I’m working through Chapter 4, “Confronting Vietnam, 1965-1975,” for my dissertation, “Partisans of the Old Republic.” Among the historical inquiries animating this chapter is how the Vietnam War impacted American conservatism. Now, this question has yielded some great scholarship. However, earlier work is primarily concerned with the emerging New Right, not the decline of the more noninterventionist, and largely Midwestern Old Right.
While I’ve previously broached this topic here on this blog, I recently ran into a primary source that got me thinking about this decline. Libertarian activist Leonard Liggio provided an analysis of the 1966 midterm elections for “Vietnam News Service: Of the National Coordinating Committee to End the War in Vietnam.” In it, he notes that the electoral results could presage a swing towards foreign policy restraint, as had happened in the wake of the Korean War.
Liggio first cautioned the reader that he felt that the results “will not cause a change in the Johnson Administration’s foreign policy.” However, he later noted that the GOP, especially in the Midwest, that “traditional stronghold of isolationism and anti-imperialism,” picked up a number of seats. Liggio’s analysis was tinged with cautious optimism that perhaps the Republican Party’s noninterventionist wing would reassert itself in light of the horror in Vietnam.
For the noninterventionist movement, tragically, he was wrong. As I’ve talked about elsewhere on this blog, the new generation of Republican politicians was considerably more inclined towards interventionism, regardless of region or ideology. Rather than serving as a rebirth of Rightwing noninterventionism, Vietnam heralded its death…at least politically.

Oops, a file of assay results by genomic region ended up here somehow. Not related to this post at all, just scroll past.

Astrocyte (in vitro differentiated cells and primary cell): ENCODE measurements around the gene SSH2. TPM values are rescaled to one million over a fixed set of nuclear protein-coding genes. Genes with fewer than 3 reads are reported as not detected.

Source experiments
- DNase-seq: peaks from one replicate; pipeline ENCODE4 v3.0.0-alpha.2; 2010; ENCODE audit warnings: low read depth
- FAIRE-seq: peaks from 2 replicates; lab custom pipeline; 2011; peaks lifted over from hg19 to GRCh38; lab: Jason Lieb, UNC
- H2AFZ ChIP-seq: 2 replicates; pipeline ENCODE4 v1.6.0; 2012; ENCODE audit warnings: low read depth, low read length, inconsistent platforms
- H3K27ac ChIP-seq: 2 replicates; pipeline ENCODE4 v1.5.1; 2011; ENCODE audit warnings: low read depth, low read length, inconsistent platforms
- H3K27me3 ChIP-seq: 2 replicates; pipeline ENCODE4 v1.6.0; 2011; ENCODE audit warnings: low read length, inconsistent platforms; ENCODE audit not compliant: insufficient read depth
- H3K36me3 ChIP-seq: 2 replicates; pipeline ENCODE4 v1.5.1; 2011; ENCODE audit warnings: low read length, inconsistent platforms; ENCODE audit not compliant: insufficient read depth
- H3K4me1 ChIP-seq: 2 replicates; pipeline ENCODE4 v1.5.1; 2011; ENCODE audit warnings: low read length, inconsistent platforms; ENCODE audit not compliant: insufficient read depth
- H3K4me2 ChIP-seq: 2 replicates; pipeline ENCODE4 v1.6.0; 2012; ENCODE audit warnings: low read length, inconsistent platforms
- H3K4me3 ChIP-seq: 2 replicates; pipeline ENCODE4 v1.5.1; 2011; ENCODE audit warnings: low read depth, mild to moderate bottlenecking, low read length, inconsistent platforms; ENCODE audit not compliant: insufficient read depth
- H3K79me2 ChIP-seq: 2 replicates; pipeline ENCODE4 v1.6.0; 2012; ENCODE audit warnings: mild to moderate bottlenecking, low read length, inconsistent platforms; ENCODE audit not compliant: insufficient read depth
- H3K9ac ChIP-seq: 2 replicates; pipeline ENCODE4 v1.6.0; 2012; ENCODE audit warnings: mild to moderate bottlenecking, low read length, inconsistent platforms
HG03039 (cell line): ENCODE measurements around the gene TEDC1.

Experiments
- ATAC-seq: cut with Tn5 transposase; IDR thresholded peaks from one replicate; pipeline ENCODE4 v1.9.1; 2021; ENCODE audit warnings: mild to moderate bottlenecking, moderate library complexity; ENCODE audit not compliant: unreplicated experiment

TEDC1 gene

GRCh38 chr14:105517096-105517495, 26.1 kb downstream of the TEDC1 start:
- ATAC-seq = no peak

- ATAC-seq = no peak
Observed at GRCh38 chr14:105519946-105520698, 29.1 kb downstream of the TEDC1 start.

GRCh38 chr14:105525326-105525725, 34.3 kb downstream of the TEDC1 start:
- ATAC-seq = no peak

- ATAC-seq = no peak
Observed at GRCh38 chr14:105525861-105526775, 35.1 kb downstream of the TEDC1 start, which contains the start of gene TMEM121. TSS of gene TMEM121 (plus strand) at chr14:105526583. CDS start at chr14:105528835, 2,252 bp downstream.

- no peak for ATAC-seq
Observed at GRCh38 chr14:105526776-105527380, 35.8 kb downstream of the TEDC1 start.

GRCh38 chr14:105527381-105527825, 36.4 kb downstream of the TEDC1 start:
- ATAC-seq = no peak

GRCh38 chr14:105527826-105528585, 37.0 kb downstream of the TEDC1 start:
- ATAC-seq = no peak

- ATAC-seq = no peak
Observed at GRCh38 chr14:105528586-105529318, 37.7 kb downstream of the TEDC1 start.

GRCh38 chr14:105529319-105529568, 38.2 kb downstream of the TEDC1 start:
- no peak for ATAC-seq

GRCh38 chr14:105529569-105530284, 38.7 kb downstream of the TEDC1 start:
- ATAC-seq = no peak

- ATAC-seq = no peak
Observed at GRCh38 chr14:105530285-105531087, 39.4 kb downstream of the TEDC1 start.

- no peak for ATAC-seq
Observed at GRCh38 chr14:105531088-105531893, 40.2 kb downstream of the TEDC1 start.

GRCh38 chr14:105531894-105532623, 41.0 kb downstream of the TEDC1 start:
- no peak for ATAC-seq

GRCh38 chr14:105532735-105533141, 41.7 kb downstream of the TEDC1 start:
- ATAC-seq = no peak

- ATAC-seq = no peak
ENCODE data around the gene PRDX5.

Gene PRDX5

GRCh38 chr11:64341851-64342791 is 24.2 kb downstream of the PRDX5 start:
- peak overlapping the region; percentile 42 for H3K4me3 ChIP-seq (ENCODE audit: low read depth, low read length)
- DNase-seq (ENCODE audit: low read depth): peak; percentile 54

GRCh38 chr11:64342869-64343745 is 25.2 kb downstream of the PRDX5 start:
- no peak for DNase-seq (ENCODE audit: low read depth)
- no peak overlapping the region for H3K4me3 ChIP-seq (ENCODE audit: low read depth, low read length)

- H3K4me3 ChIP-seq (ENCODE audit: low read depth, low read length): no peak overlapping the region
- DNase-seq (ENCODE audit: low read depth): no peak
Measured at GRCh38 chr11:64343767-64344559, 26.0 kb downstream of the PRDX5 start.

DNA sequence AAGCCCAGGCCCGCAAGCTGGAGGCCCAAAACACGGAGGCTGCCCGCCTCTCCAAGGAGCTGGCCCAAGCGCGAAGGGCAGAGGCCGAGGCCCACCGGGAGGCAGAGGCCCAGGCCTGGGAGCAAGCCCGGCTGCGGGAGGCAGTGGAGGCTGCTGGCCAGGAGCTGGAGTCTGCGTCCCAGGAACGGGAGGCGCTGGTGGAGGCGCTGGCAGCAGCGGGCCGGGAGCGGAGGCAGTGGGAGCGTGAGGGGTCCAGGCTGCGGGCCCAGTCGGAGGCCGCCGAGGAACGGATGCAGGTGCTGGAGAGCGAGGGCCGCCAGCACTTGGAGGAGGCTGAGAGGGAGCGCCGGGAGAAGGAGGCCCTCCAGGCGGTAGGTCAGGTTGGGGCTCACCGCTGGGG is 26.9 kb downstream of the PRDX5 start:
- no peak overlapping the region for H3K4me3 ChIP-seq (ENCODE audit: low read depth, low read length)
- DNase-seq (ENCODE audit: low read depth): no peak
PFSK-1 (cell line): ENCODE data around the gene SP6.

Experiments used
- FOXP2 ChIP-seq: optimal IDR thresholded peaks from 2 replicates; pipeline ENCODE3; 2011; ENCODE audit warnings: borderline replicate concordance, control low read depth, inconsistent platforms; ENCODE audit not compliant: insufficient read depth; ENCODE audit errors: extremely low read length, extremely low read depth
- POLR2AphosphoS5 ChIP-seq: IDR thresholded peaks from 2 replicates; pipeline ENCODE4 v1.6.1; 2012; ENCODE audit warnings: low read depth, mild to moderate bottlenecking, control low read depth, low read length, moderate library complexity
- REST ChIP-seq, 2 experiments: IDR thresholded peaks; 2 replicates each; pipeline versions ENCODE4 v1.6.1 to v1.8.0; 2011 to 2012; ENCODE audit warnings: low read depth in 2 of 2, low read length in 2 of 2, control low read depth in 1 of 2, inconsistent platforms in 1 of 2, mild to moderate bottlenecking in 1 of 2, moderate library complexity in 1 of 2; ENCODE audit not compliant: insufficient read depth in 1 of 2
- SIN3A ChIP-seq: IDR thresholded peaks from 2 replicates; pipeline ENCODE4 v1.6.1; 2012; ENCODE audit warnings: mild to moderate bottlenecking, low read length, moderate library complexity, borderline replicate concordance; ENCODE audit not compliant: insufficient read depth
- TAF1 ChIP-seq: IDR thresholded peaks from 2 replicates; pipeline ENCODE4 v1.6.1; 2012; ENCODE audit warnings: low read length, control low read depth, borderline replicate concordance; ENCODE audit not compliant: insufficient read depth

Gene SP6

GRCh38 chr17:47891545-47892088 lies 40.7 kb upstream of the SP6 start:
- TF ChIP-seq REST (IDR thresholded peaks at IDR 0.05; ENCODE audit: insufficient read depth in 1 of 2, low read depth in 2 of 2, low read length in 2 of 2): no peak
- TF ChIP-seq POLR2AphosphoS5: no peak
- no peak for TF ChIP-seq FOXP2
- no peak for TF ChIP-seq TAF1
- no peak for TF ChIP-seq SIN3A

Of the 20 Midwestern Republicans who began their careers in the 90th Congress (as a result of the 1966 midterms), none would crack the 50% mark for foreign policy opposition throughout their congressional careers. As a cohort, these 20 Republicans averaged a mere 31% of opposition throughout their careers, which was actually lower (34%)than that of the other 38 from elsewhere in the U.S. who began their careers in the 90th Congress.
Perhaps unbeknownst to Liggio, the Republican Midwest was already undergrowing a political transformation visa vie its foreign policy worldviews. As a body, new Midwestern Republicans had not averaged a career opposition percentage over 50% since the 87th Congress (1960 general elections, see figure 1). The last Midwestern Republicans to begin their careers in 1960 were Robert T. McLoskey (IL-19) and Pete Abele (OH-10), who served only one term. While popular noninterventionist incumbents would serve throughout the 1960s, none would begin their careers in the decade. This has posed an interesting dichotomy that I am still trying to unpack.
The decline of the House is interesting when juxtaposed with that of the Senate. Republican Midwestern Senators, as a body, shed their noninterventionism faster than colleagues in the House. This is of note because, on the eve of World War II, the Republican Senators from the Midwest were some of the most strident figures in the “isolationist” stable. However, with the exception of two gubernatorial appointments, Midwestern Republicans sent their last noninterventionist to the Senate in Andrew Frank Schoeppel in 1949. Again, some Senate incumbents continued to serve through the 1950s, but new members would not appear through the same period (figure 2).
Liggio was incorrect in his hypothesis. Somehow the tradition of Midwestern noninterventionism died. The data suggest that it was a long, beleaguered, and contextual end. The electoral viability of noninterventionist incumbents, juxtaposed with the inability to create new members, poses a historical quandary, which I am excited to answer.